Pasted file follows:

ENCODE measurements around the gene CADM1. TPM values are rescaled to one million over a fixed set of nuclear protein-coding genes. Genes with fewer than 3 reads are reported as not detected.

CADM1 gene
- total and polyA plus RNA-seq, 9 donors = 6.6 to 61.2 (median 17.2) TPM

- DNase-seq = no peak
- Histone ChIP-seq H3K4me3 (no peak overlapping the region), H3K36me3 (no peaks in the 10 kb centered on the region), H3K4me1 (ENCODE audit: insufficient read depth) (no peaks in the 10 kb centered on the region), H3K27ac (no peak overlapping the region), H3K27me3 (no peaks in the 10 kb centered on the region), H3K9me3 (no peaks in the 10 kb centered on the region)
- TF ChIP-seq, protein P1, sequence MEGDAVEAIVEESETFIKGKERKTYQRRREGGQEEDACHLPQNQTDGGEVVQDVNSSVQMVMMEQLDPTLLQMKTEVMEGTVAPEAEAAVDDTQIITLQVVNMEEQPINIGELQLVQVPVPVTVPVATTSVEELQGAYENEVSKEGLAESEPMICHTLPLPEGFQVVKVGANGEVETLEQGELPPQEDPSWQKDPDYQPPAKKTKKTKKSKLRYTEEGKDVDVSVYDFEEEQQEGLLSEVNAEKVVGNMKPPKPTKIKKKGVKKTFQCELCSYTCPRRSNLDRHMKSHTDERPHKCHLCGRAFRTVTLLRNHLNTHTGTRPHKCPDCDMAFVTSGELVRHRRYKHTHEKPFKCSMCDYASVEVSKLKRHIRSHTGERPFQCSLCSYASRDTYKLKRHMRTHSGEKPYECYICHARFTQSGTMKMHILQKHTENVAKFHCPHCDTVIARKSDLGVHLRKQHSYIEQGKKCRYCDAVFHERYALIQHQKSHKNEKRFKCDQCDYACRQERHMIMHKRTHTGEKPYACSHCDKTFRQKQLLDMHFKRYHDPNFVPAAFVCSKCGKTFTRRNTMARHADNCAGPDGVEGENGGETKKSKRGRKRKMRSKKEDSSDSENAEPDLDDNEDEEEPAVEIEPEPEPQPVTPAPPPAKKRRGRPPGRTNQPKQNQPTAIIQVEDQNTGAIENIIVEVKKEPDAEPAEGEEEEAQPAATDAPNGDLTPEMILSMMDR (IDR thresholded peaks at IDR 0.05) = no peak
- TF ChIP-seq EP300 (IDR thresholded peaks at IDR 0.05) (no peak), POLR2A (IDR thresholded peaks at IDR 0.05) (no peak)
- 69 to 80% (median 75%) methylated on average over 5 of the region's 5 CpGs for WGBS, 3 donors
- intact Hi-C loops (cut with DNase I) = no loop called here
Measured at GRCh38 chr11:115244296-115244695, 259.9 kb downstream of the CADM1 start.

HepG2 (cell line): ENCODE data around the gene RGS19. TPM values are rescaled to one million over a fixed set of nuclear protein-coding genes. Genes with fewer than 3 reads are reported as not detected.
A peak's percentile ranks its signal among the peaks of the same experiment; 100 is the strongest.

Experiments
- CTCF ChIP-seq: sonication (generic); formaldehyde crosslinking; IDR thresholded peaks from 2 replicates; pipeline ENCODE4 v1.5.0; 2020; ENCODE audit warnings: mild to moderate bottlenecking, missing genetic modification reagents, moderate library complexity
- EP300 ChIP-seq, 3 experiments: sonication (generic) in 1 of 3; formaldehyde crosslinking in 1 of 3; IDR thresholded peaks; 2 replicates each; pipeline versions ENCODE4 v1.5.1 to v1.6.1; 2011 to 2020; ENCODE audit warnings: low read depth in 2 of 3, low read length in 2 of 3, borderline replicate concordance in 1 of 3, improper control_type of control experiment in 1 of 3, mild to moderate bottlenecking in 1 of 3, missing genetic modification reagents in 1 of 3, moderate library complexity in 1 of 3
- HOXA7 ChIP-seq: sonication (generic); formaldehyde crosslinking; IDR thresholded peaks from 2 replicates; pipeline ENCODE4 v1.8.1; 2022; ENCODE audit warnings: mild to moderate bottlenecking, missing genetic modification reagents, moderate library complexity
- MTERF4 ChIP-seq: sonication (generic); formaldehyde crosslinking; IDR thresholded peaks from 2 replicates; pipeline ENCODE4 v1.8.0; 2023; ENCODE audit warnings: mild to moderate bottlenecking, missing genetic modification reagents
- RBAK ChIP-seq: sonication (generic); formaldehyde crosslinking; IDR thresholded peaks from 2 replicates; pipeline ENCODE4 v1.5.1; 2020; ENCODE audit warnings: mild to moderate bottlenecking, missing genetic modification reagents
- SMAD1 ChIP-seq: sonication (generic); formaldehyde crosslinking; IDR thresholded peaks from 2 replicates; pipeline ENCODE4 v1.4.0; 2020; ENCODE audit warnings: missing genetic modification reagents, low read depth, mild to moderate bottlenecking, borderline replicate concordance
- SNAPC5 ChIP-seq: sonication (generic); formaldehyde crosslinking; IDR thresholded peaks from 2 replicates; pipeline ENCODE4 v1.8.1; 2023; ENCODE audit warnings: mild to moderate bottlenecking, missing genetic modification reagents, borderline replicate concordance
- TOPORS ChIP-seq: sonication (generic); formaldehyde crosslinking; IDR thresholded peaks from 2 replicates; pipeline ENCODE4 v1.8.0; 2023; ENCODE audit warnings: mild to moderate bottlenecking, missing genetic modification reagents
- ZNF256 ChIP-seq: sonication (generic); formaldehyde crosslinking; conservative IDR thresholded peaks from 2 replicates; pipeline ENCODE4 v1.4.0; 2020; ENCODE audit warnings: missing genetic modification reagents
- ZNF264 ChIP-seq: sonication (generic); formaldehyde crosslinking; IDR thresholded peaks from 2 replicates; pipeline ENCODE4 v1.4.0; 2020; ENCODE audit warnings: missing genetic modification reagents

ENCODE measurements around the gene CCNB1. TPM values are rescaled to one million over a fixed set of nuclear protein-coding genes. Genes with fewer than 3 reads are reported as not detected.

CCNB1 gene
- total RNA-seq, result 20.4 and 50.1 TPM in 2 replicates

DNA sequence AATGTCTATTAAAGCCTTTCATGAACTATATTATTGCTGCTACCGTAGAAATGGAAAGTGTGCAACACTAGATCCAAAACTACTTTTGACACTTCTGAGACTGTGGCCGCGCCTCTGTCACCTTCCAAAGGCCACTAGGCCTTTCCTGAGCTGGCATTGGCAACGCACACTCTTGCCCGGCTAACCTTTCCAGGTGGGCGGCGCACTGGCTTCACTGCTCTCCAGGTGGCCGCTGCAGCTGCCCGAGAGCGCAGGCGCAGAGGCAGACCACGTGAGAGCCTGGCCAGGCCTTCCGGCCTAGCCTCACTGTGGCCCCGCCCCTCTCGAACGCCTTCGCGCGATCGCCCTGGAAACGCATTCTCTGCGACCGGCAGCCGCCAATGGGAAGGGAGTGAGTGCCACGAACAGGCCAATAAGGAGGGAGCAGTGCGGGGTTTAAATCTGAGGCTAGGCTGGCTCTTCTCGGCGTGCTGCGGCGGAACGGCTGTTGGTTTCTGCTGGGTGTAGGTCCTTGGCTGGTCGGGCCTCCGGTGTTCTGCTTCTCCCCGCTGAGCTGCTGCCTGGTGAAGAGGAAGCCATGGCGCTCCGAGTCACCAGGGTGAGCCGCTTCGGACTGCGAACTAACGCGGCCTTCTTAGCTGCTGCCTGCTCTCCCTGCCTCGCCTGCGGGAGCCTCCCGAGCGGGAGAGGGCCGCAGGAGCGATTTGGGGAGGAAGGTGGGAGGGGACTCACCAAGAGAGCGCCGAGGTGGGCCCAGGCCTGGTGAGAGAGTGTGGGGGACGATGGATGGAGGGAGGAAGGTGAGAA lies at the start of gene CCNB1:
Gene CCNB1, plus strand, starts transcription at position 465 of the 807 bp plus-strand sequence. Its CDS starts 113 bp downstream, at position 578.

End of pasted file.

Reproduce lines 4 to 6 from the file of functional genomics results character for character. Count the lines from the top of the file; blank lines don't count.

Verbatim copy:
- DNase-seq = no peak
- Histone ChIP-seq H3K4me3 (no peak overlapping the region), H3K36me3 (no peaks in the 10 kb centered on the region), H3K4me1 (ENCODE audit: insufficient read depth) (no peaks in the 10 kb centered on the region), H3K27ac (no peak overlapping the region), H3K27me3 (no peaks in the 10 kb centered on the region), H3K9me3 (no peaks in the 10 kb centered on the region)
- TF ChIP-seq, protein P1, sequence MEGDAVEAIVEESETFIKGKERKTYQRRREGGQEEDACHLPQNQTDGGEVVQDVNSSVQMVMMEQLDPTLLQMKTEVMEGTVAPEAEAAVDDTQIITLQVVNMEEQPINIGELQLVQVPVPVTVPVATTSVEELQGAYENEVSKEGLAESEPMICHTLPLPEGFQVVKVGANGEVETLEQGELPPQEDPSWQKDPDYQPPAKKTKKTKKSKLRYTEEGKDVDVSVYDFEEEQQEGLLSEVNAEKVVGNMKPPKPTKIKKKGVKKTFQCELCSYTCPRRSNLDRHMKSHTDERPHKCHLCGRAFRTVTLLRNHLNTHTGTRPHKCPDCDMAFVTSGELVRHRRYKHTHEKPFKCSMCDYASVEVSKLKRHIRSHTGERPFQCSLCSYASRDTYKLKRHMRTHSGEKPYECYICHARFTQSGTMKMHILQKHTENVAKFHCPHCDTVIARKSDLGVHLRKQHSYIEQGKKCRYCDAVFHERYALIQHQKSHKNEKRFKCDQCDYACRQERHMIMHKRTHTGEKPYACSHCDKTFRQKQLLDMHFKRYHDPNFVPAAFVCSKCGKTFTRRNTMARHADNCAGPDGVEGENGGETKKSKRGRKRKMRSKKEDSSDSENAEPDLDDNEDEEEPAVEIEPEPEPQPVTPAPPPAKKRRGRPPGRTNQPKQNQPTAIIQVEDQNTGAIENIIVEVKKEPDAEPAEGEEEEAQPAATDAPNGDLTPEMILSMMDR (IDR thresholded peaks at IDR 0.05) = no peak